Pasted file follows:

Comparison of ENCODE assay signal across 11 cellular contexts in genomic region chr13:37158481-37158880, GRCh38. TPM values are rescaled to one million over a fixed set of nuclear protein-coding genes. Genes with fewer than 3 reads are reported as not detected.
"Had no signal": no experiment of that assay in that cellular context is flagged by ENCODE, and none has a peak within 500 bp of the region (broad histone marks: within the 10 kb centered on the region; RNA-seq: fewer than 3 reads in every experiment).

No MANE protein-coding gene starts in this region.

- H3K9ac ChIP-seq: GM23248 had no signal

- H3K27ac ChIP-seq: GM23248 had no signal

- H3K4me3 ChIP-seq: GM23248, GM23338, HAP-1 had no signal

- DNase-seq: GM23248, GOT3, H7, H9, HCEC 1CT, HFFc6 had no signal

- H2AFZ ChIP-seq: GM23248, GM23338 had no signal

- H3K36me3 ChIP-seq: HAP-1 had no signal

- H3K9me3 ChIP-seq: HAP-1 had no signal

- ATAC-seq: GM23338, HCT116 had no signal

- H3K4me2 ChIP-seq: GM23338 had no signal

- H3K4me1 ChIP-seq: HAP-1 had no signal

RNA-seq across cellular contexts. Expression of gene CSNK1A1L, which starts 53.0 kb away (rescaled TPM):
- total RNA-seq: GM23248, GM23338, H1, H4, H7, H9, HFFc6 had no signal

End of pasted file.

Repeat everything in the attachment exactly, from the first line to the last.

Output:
Comparison of ENCODE assay signal across 11 cellular contexts in genomic region chr13:37158481-37158880, GRCh38. TPM values are rescaled to one million over a fixed set of nuclear protein-coding genes. Genes with fewer than 3 reads are reported as not detected.
"Had no signal": no experiment of that assay in that cellular context is flagged by ENCODE, and none has a peak within 500 bp of the region (broad histone marks: within the 10 kb centered on the region; RNA-seq: fewer than 3 reads in every experiment).

No MANE protein-coding gene starts in this region.

- H3K9ac ChIP-seq: GM23248 had no signal

- H3K27ac ChIP-seq: GM23248 had no signal

- H3K4me3 ChIP-seq: GM23248, GM23338, HAP-1 had no signal

- DNase-seq: GM23248, GOT3, H7, H9, HCEC 1CT, HFFc6 had no signal

- H2AFZ ChIP-seq: GM23248, GM23338 had no signal

- H3K36me3 ChIP-seq: HAP-1 had no signal

- H3K9me3 ChIP-seq: HAP-1 had no signal

- ATAC-seq: GM23338, HCT116 had no signal

- H3K4me2 ChIP-seq: GM23338 had no signal

- H3K4me1 ChIP-seq: HAP-1 had no signal

RNA-seq across cellular contexts. Expression of gene CSNK1A1L, which starts 53.0 kb away (rescaled TPM):
- total RNA-seq: GM23248, GM23338, H1, H4, H7, H9, HFFc6 had no signal